Ask A Bi Dad: I made a mess of my marriage by coming out as gay and cheating on my wife. How do I fix things?

By Lewis Oakley

April 05, 2024



Photo credit: Pexels/RODNAE Productions

I'm a 44-year-old man, and my relationship of 25 years has just ended due to my actions. We share a few children. About four years ago, after I’d had too many drinks, I told my wife that I was gay. This caused a lot of issues. Last year, she discovered dating app messages from men on my phone, which proved to be the final straw. I’ve also had sexual encounters with men behind her back that she doesn't know about.

The thing is, whilst I'm sexually attracted to men, I'm not romantically attracted to them. I love my partner deeply and cherish our sexual connection. However, I made a grave mistake by exploring my curiosity and cheating on her. I can't imagine being without my partner, and I feel immense guilt and confusion.



Hi Oliver,

Thank you so much for reaching out, and I'm truly sorry to hear that you're going through a difficult time.

I don't need to tell you that cheating is bad — it's pretty clear you understand that your actions have had awful consequences for your family. More than that, you’ve broken the trust.

What's so important in situations like this is that we separate bisexuality from infidelity. Imagine for a moment that your wife had caught you on a dating app talking to other women, and imagine if you had cheated on her with other women. The outcome would likely have been the same. The idea that you're bi and not getting to live your truth isn't really an excuse. The potential to be unfaithful in a relationship has to be dealt with as a separate issue from bisexuality.

With regard to your bisexuality, I genuinely empathise with your situation. It's an issue that many men reach out to me about. Again, I'm not excusing the cheating behaviour, but I do believe there's an argument to be explored regarding individuals who perceive their sexuality as something negative. This perception can lead them to view themselves as bad or deceitful, which may culminate in engaging in harmful or deceitful actions. It becomes a vicious cycle.

It seems losing your wife has clarified your priorities and the importance of your family and children over exploring your sexuality physically. As you move forward, I do think it's essential to recognise that there are non-sexual ways to embrace your sexuality. This isn’t a choice between being bi and having a family, it's about how the two integrate.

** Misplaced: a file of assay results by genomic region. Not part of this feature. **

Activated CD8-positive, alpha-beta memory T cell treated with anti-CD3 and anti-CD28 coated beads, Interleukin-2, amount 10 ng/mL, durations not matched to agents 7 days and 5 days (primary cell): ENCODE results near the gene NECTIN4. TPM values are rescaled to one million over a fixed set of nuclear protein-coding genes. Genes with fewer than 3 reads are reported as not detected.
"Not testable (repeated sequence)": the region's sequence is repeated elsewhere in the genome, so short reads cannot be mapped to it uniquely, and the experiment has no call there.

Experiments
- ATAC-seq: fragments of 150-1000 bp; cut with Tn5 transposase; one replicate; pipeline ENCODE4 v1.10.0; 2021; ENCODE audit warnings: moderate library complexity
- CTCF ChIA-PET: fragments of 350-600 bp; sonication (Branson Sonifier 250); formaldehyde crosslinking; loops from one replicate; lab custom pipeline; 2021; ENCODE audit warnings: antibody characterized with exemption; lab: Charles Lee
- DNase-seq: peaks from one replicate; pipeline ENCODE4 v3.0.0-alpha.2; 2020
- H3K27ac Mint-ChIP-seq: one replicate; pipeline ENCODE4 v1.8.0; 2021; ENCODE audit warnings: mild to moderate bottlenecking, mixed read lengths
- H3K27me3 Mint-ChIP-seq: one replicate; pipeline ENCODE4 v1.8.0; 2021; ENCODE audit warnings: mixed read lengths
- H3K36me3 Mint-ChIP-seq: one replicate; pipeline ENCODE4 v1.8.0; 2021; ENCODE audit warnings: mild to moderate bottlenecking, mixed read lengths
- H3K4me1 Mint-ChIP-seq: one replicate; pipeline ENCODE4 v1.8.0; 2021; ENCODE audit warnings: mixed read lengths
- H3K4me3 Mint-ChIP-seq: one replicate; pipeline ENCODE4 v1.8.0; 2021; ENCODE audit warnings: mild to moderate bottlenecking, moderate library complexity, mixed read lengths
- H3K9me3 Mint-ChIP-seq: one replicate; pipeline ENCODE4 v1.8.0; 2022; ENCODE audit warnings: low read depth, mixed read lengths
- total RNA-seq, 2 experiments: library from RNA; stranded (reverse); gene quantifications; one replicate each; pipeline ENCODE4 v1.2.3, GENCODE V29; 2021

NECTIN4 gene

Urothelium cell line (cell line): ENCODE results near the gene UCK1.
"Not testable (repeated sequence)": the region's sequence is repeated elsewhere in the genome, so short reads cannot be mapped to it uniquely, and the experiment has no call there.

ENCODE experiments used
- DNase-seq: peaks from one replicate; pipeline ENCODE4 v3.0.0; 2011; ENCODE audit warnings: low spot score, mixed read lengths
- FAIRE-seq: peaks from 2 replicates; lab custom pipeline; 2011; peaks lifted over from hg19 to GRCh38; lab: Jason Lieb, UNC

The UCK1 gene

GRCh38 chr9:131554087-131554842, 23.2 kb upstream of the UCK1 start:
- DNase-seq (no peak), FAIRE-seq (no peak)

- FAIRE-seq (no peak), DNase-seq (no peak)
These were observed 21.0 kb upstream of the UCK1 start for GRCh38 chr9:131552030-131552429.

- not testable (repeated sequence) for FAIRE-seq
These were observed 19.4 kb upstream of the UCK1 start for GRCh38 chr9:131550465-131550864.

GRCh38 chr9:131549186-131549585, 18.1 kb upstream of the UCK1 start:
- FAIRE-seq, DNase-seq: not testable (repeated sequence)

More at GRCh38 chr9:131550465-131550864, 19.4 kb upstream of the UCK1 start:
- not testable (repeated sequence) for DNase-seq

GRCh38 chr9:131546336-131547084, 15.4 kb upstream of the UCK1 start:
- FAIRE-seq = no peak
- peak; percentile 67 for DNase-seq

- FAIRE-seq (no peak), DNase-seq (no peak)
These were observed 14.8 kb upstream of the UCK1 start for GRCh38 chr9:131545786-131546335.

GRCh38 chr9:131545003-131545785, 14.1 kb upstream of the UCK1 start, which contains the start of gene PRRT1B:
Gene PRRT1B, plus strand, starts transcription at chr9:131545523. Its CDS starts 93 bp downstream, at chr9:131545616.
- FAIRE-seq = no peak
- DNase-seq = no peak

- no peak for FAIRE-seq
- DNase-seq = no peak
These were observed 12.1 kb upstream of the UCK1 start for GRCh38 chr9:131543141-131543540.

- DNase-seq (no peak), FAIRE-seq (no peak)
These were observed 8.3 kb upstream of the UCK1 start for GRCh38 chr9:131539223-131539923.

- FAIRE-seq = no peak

There are numerous ways to appreciate finding men and women attractive that don't involve engaging in sexual activity. I suggest taking some time to contemplate what being a successful bi man entails. What does successfully integrating your sexuality into your life look like to you? Nudist beaches? Porn? Open relationship? Getting involved in local bi groups? Just having a bi friend to talk to?

Regarding the breakdown of your relationship, there isn't much you can do other than to explain yourself. In your letter, you didn't clarify why you identified as gay rather than bi, but I presume she would want to understand more about that. This situation requires introspection about your desires and actions, and how you can modify your behaviour moving forward.

Once you're confident in your plan, you can then discuss it with your wife and gauge if she's willing to give the relationship another chance. Additionally, you need to decide if disclosing the cheating that she's unaware of is necessary for full transparency or if it might worsen the situation.

Ultimately, I can only wish you good luck with embracing your bisexuality and discovering what that means to you. I also hope you can repair your relationship. With 25 years and several children, there's undoubtedly much worth fighting for, so do give it your best shot.


Lewis Oakley standing confidently and smiling against a brick building.

Bisexual people often have few other bi people to turn to for support or to ask questions. This means we often can’t build on the experience of other bi people and improve things for the next generation. Ask a Bi Dad is aimed at tackling this.

Lewis Oakley is one of the leading bi advocates and writers in the UK, campaigning to improve the public’s perception of bisexuality. Recognised by the Pride Power List 2021 and with various award nominations under his belt, Lewis has been successful in making bisexuality national news.

Lewis knows more than most how lonely being bisexual can feel, particularly in those early years. Now, confident in himself, his relationship, and a dad of two, Lewis recognises how rare and lucky he is. This is why he wants to help where he can by answering the questions of bi people from all around the world.

If you have a question that you would like a perspective on, please email to [email protected]. The briefer the email, the more likely I will be able to respond.

*Lewis is not a licenced therapist, and the advice offered in this column is not intended to replace or substitute for any professional advice. If you have specific concerns or a situation in which you require professional, psychological, or medical help, you should consult with an appropriately trained and qualified specialist.